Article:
These observations hint at a policy framework for the current crisis and for the medium run.
As long as the government becomes the explicit insurer for generalized panic-risk, we can in the medium run go back to a world not too different from the one we had before the crisis (aside from real estate prices and the construction sector). That is, specialized financial institutions can leverage their capital for the purpose of insuring microeconomic risk and moderate aggregate shocks. They cannot, however, be the ones absorbing extreme, panic-driven, aggregate shocks.
This must be acknowledged in advance, and paid for by the insured institutions. Reasonable concerns about transparency, complexity and incentives can be built into the insurance premia. Collective deleveraging, as currently being done, should not constitute the core response; macroeconomic insurance should. The structural policy framework for the medium run also carries over to the crisis policy itself, i.e., the “firefighting policy”. The essence of a solid recovery should build not from deleveraging and a forced and brutal contraction of the financial sector. Rather it should be built on the explicit and systemic provision of insurance against further negative aggregate shocks to the financial sector’s balance sheet that might be caused by panic or predatory actions.
The recent government intervention with respect to Citi—with its mixture of (paid) insurance and capital—is a promising precedent. So too, was the second government package for AIG.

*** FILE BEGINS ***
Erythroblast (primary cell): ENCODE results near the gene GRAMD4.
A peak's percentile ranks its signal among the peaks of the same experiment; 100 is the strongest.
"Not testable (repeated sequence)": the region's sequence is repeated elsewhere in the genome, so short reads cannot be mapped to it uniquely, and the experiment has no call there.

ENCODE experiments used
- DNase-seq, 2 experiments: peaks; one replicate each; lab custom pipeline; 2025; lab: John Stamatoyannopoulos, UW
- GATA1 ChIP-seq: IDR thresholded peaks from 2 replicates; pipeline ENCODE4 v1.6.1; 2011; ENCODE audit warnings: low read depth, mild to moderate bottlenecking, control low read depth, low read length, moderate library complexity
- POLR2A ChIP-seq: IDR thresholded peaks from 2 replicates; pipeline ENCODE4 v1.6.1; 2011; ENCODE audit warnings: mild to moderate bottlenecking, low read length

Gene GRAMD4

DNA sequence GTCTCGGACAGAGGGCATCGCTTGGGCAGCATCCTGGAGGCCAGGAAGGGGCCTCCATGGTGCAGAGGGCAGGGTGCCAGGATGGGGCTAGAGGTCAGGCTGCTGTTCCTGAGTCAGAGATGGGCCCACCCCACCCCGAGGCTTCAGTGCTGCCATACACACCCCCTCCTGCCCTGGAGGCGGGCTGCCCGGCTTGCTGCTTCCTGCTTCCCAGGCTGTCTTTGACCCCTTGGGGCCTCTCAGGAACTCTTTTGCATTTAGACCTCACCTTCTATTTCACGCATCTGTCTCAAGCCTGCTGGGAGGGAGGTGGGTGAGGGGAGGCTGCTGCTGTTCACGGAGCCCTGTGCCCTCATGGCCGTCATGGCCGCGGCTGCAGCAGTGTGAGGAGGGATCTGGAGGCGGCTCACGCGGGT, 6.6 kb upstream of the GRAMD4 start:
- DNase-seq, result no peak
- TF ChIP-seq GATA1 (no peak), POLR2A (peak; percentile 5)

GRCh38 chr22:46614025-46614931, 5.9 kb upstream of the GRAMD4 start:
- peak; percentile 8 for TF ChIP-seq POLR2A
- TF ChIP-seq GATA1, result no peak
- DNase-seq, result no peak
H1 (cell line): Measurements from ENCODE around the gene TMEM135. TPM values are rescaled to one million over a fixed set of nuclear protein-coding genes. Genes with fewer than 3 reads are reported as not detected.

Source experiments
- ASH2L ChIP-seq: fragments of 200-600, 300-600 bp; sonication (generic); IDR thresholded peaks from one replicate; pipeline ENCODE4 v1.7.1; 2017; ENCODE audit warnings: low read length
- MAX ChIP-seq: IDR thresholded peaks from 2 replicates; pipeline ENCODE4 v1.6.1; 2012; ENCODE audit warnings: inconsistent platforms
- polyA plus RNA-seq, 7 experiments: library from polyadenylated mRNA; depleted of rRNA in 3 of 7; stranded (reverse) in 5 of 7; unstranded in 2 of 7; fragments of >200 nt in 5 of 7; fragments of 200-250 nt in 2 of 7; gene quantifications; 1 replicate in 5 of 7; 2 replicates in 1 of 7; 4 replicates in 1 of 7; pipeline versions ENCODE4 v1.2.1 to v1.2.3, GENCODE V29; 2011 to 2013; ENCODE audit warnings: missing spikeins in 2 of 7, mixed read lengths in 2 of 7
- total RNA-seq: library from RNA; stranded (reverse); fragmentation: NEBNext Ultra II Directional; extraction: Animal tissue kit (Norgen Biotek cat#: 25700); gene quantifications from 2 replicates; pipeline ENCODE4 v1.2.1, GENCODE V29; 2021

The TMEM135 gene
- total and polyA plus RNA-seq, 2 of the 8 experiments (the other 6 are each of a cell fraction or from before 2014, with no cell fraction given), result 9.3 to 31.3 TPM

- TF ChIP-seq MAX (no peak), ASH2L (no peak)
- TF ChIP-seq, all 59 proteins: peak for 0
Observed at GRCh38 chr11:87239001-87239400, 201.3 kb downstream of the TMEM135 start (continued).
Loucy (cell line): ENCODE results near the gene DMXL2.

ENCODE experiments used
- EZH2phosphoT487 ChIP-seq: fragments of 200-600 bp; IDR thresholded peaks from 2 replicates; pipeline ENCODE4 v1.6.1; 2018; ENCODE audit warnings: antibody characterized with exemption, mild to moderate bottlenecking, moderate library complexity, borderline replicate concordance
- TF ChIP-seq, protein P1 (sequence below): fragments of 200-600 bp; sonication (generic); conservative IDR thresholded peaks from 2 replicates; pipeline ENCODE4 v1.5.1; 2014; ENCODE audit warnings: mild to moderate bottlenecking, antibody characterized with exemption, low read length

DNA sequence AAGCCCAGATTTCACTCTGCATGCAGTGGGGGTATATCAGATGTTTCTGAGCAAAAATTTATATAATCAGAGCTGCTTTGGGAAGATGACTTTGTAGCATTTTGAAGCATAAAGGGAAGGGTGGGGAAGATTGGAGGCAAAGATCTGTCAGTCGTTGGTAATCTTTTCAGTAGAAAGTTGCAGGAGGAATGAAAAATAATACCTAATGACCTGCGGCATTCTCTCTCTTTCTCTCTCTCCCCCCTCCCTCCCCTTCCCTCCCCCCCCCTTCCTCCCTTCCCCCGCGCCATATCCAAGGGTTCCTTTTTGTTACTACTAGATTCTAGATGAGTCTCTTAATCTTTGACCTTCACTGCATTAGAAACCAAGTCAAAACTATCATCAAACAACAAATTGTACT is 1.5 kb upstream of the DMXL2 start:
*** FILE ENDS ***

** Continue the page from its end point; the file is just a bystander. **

These interventions need to be scaled up to the whole financial system (banks and beyond), and it is better to do it all at once, for in this case the likelihood of the government ever having to disburse funds for its insurance provision becomes remote.
The government must immediately replace the main insurance markets ravaged by uncertainty. The good news is that, unlike the situation in most other economies in the world, the US, as a whole, is perceived as a safe haven and hence, rather than triggering capital outflows, its financial crisis has done the opposite. The main implication of this safe haven status is that the cost of funding massive policy interventions is very low.
In formulating the list of insurance markets to be supported, it is important to look beyond the obvious. Surely, one of the first worrisome symptoms during the crisis was a contraction in all forms of non-overnight, uncollateralized lending among highly reputable financial institutions. Later on, we saw the corporate sector losing trust in these financial institutions and hence drawing on their credit lines, by which they shifted from insurance arrangements to a much more inefficient (from a systemic point of view) form of self-insurance.
Yet another, perhaps more subtle, insurance collapse came from the housing market crash itself, as households lost the buffer offered by home equity lines of credit against any shock they may face. This loss of insurance became all the more significant after Lehman’s demise, when the collapse in equity markets erased another buffer and overall economic uncertainty spiked. The sharp rise in margin requirements has played a similar role for leveraged investors.
In all these contexts, trimming the (lower) tail-risk offers the biggest bang-for-the-buck. In this sense, capital injections are not a particularly efficient way of dealing with the problem unless the government is willing to invest massive amounts of capital, certainly much more than the current Troubled Asset Recovery Programme (TARP). The reason is that Knightian uncertainty generates a sort of double-(or more)-counting problem, where scarce capital is wasted insuring against impossible events.